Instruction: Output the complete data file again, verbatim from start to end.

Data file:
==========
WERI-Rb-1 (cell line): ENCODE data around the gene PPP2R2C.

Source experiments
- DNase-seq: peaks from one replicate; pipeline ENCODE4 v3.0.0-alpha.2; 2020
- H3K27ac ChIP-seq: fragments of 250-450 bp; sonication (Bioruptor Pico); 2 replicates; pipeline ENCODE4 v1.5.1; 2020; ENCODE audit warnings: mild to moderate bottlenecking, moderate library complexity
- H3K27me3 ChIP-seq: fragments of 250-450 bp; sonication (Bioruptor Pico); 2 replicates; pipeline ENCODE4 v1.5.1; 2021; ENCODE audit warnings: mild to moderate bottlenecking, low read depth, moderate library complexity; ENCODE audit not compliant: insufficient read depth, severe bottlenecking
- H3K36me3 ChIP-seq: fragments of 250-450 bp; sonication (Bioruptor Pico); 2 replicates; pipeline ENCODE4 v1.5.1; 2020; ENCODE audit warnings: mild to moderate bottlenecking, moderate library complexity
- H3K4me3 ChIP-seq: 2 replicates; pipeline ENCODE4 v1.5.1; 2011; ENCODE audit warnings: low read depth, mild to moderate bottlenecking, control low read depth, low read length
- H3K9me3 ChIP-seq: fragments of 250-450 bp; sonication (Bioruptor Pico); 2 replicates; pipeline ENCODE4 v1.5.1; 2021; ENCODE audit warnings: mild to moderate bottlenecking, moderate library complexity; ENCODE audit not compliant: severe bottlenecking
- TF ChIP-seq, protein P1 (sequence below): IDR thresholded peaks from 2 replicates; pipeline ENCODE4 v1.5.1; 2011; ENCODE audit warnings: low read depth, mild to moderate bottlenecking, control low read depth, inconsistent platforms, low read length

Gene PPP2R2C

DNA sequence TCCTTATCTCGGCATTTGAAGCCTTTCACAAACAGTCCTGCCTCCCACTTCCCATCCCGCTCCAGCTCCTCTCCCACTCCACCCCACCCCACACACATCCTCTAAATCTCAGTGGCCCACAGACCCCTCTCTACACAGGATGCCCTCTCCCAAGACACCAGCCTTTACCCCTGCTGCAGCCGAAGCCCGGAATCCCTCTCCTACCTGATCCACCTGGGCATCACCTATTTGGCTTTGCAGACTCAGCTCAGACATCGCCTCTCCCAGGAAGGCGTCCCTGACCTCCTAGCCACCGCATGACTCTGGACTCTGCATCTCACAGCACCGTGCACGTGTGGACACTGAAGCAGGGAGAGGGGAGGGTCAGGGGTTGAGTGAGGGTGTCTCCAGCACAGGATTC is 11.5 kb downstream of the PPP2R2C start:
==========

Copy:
WERI-Rb-1 (cell line): ENCODE data around the gene PPP2R2C.

Source experiments
- DNase-seq: peaks from one replicate; pipeline ENCODE4 v3.0.0-alpha.2; 2020
- H3K27ac ChIP-seq: fragments of 250-450 bp; sonication (Bioruptor Pico); 2 replicates; pipeline ENCODE4 v1.5.1; 2020; ENCODE audit warnings: mild to moderate bottlenecking, moderate library complexity
- H3K27me3 ChIP-seq: fragments of 250-450 bp; sonication (Bioruptor Pico); 2 replicates; pipeline ENCODE4 v1.5.1; 2021; ENCODE audit warnings: mild to moderate bottlenecking, low read depth, moderate library complexity; ENCODE audit not compliant: insufficient read depth, severe bottlenecking
- H3K36me3 ChIP-seq: fragments of 250-450 bp; sonication (Bioruptor Pico); 2 replicates; pipeline ENCODE4 v1.5.1; 2020; ENCODE audit warnings: mild to moderate bottlenecking, moderate library complexity
- H3K4me3 ChIP-seq: 2 replicates; pipeline ENCODE4 v1.5.1; 2011; ENCODE audit warnings: low read depth, mild to moderate bottlenecking, control low read depth, low read length
- H3K9me3 ChIP-seq: fragments of 250-450 bp; sonication (Bioruptor Pico); 2 replicates; pipeline ENCODE4 v1.5.1; 2021; ENCODE audit warnings: mild to moderate bottlenecking, moderate library complexity; ENCODE audit not compliant: severe bottlenecking
- TF ChIP-seq, protein P1 (sequence below): IDR thresholded peaks from 2 replicates; pipeline ENCODE4 v1.5.1; 2011; ENCODE audit warnings: low read depth, mild to moderate bottlenecking, control low read depth, inconsistent platforms, low read length

Gene PPP2R2C

DNA sequence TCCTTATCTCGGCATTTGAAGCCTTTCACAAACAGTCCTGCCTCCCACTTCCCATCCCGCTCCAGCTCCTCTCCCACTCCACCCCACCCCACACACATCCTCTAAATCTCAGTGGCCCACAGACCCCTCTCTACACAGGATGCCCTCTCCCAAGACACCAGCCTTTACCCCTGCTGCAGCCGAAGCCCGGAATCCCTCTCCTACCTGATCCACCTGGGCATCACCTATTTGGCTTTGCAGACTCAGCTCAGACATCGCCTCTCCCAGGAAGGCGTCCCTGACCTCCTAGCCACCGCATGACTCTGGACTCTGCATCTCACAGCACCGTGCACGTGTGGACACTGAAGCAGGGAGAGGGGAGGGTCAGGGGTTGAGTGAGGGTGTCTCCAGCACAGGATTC is 11.5 kb downstream of the PPP2R2C start: